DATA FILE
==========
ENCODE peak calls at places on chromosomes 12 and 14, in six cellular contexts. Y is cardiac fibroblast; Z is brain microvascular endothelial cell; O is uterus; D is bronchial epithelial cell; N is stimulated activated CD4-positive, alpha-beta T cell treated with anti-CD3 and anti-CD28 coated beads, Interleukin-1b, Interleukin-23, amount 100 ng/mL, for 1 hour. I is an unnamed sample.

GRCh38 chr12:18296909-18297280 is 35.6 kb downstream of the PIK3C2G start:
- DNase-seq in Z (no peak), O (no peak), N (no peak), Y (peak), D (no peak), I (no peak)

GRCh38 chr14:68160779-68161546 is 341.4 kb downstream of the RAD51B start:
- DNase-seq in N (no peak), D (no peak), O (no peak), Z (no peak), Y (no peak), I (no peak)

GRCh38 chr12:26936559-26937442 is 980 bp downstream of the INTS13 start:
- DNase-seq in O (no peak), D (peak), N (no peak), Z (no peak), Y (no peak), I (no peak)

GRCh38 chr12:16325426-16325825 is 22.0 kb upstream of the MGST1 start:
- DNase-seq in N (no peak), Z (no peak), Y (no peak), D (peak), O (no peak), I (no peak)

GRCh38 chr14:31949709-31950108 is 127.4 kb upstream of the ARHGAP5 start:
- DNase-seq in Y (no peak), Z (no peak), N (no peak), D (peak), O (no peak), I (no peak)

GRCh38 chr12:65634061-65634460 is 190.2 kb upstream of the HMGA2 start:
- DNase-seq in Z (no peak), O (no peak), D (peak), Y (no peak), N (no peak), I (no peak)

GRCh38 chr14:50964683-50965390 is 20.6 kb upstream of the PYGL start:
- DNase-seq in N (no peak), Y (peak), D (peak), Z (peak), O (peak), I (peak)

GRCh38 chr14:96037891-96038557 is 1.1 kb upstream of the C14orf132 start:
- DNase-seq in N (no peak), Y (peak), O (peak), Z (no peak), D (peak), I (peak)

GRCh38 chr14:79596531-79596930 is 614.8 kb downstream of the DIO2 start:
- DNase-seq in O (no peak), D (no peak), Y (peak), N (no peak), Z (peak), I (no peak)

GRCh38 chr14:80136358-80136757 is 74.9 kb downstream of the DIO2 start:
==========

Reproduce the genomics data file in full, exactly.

ENCODE peak calls at places on chromosomes 12 and 14, in six cellular contexts. Y is cardiac fibroblast; Z is brain microvascular endothelial cell; O is uterus; D is bronchial epithelial cell; N is stimulated activated CD4-positive, alpha-beta T cell treated with anti-CD3 and anti-CD28 coated beads, Interleukin-1b, Interleukin-23, amount 100 ng/mL, for 1 hour. I is an unnamed sample.

GRCh38 chr12:18296909-18297280 is 35.6 kb downstream of the PIK3C2G start:
- DNase-seq in Z (no peak), O (no peak), N (no peak), Y (peak), D (no peak), I (no peak)

GRCh38 chr14:68160779-68161546 is 341.4 kb downstream of the RAD51B start:
- DNase-seq in N (no peak), D (no peak), O (no peak), Z (no peak), Y (no peak), I (no peak)

GRCh38 chr12:26936559-26937442 is 980 bp downstream of the INTS13 start:
- DNase-seq in O (no peak), D (peak), N (no peak), Z (no peak), Y (no peak), I (no peak)

GRCh38 chr12:16325426-16325825 is 22.0 kb upstream of the MGST1 start:
- DNase-seq in N (no peak), Z (no peak), Y (no peak), D (peak), O (no peak), I (no peak)

GRCh38 chr14:31949709-31950108 is 127.4 kb upstream of the ARHGAP5 start:
- DNase-seq in Y (no peak), Z (no peak), N (no peak), D (peak), O (no peak), I (no peak)

GRCh38 chr12:65634061-65634460 is 190.2 kb upstream of the HMGA2 start:
- DNase-seq in Z (no peak), O (no peak), D (peak), Y (no peak), N (no peak), I (no peak)

GRCh38 chr14:50964683-50965390 is 20.6 kb upstream of the PYGL start:
- DNase-seq in N (no peak), Y (peak), D (peak), Z (peak), O (peak), I (peak)

GRCh38 chr14:96037891-96038557 is 1.1 kb upstream of the C14orf132 start:
- DNase-seq in N (no peak), Y (peak), O (peak), Z (no peak), D (peak), I (peak)

GRCh38 chr14:79596531-79596930 is 614.8 kb downstream of the DIO2 start:
- DNase-seq in O (no peak), D (no peak), Y (peak), N (no peak), Z (peak), I (no peak)

GRCh38 chr14:80136358-80136757 is 74.9 kb downstream of the DIO2 start: